Broadly speaking the criteria were put in place to test the quality of design, navigation, interaction and performance of the sites. Wherever possible we tried to keep subjective assessment out of the equation.
For the Citizen-focussed sites we added an assessment of how well they are facilitating the public's quest for information, interaction and advice, since the provision of such facilities must be seen as the primary 'raison d'être' of these sites, and one of the principal aims of providing inclusive electronic government.
We believe that the criteria we used are correct. We did not expect too much of these sites, merely a reasonable standard, based on common sense and good practice.
Some further findings by Category
In general, it is noticeable that those sites, which rated highly in this report, did so consistently across all the criteria, and those that rated poorly, also did so consistently. This seems to show that those organisations, which are following good practice are doing so across the range of disciplines necessary to produce and maintain a good website, and those that are not, are generally either unaware of what is good practice, or do not have the necessary skills, to implement it.
It would appear that some government departments and organisations have a superior understanding of their website audiences' requirements and how their resources and information is relevant to those audiences.
We commented last year that none of the sites looked at could claim to be consistent throughout its entirety with regard to either its navigational, content, presentational, service or design provision. However this year we w ould suggest that the top six sites have come close to this nirvana.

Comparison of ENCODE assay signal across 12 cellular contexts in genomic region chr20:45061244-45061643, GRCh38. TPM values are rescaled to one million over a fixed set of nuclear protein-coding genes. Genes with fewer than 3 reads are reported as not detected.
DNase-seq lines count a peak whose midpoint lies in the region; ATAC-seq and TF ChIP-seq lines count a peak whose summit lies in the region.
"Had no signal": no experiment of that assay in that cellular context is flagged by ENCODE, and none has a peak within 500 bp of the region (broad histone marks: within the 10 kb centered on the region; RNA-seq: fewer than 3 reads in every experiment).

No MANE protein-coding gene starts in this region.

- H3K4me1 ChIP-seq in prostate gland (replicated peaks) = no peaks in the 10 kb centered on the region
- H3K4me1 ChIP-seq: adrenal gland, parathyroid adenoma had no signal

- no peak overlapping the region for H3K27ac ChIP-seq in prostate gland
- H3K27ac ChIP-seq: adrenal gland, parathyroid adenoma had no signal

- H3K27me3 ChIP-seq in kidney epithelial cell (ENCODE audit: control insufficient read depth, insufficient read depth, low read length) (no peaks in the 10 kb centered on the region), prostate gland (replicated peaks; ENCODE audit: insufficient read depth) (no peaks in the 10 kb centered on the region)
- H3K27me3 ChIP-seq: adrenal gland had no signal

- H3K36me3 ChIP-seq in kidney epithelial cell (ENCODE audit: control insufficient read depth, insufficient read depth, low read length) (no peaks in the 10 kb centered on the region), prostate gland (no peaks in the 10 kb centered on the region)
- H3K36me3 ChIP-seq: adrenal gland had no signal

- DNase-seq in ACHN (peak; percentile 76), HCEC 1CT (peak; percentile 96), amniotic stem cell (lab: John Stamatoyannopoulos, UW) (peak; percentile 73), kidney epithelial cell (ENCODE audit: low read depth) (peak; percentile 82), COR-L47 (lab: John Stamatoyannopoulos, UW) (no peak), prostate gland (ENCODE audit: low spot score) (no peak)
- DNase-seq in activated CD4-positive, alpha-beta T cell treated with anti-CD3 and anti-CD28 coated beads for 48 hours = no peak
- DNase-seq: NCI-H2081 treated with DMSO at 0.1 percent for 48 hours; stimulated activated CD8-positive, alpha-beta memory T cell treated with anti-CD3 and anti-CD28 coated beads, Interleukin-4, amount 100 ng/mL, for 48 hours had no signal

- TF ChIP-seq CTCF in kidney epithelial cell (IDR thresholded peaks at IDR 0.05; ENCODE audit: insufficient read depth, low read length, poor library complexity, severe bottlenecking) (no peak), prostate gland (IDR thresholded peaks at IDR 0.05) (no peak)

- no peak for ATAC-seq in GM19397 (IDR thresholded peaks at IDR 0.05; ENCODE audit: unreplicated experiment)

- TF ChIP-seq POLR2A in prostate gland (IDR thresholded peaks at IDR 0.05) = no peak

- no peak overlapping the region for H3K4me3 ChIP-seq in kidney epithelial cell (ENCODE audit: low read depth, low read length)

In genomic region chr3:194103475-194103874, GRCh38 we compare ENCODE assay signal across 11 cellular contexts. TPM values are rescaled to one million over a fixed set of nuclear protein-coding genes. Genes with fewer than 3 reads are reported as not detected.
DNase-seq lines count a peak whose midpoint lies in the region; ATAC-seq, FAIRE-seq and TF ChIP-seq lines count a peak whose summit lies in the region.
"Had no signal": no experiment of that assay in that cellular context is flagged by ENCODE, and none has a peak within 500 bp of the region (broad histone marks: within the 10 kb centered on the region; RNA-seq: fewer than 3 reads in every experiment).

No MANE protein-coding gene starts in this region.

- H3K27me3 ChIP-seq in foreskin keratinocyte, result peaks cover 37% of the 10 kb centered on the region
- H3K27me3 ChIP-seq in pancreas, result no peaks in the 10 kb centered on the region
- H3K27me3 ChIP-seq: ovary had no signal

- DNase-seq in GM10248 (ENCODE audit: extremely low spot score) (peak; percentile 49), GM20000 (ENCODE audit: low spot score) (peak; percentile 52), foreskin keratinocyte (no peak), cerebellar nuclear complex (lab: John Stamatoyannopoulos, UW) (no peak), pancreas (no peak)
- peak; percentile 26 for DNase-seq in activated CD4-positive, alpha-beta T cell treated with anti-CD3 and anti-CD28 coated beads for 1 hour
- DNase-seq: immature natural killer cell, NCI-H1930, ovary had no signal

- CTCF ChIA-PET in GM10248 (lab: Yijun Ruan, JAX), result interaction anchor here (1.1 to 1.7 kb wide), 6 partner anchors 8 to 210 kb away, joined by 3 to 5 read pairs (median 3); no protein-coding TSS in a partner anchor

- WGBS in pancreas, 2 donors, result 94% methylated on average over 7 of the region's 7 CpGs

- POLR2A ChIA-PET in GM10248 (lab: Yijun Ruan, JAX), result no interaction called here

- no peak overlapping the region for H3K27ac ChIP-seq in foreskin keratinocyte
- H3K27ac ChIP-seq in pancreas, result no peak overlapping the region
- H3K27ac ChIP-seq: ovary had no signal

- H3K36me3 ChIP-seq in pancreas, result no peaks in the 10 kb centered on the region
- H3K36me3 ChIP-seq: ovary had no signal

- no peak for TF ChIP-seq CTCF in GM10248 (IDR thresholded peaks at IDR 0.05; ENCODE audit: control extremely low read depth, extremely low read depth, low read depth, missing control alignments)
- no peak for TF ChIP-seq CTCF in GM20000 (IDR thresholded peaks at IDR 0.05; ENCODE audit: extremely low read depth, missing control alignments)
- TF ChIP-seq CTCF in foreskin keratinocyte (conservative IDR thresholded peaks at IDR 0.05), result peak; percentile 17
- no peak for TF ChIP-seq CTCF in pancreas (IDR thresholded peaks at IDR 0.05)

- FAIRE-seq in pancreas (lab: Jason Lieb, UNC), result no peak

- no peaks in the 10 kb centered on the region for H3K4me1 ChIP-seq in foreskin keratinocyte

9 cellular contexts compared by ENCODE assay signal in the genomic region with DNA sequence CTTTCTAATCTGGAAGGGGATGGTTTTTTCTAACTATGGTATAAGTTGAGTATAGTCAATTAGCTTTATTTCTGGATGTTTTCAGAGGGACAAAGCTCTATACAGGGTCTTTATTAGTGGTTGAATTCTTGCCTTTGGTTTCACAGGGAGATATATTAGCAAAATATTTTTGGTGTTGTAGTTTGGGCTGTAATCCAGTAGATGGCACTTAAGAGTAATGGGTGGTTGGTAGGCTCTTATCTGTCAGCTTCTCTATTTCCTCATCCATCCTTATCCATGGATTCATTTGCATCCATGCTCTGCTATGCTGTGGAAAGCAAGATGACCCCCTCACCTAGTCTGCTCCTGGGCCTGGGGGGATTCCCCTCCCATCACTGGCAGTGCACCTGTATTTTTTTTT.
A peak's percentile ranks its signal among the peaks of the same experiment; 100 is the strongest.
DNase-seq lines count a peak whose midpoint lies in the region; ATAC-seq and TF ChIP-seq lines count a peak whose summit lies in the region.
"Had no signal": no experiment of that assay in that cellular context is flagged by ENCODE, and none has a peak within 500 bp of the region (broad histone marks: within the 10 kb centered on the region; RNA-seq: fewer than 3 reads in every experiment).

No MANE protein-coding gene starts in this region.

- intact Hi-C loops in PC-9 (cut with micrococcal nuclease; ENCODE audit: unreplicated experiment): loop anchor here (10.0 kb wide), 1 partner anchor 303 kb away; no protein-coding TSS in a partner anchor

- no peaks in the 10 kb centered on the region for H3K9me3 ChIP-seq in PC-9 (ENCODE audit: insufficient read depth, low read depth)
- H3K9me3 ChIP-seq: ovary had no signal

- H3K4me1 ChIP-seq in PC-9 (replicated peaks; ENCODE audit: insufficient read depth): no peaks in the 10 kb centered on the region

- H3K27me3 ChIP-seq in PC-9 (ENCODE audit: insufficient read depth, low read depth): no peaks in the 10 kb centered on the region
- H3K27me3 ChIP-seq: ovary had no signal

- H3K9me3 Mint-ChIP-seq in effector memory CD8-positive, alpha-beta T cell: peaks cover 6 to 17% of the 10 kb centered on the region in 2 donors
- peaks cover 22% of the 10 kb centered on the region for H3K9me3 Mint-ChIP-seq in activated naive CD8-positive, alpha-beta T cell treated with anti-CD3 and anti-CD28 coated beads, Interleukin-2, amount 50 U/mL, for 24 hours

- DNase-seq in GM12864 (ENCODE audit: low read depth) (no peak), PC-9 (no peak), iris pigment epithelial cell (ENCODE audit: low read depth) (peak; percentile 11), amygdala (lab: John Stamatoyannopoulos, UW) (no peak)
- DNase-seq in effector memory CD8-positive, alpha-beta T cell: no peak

The provision of Standard Elements from the Home Pages of government sites has improved since last year with the average mark rising from just over 11% to just under13.5%.
The elements, which were least likely to appear on these sites, were the glossary (4 out of 31), management structure (7 out of 31), FAQs (11 out of 31), and Site Help (13 out of 31). In the case of management structure, most sites provided this information in their 'About Us' sections, which we would suggest is not an unreasonable approach, although the government guidelines suggest that there should be a direct link to this information from the home page of sites. When considering the others, we find it rather remiss that these sites cannot offer visitors these simple elements, which are designed to assist them and which to an extent, make the sites more 'approachable' for less experienced users.
With regard to our email enquiries a staggering 14 sites failed to register any marks in the category either because they did not respond at all (two sites), failed to respond within five days (one site), or because they either did not provide a general email enquiry facility, did not supply the requested information, or insisted on us providing personal details, or case reference numbers, in order for them to generate a response. It is no surprise to note that the sites which rated highest in this category were also the ones who did best overall, suggesting that those sites, which take the design, navigation and performance of their Web sites seriously are also those that have a commitment to the interactive elements of their service provision.
Search engine registration does not appear to be a problem for any of these sites, although some of the sites could pay a little more attention to the results they are getting from some of the search engines.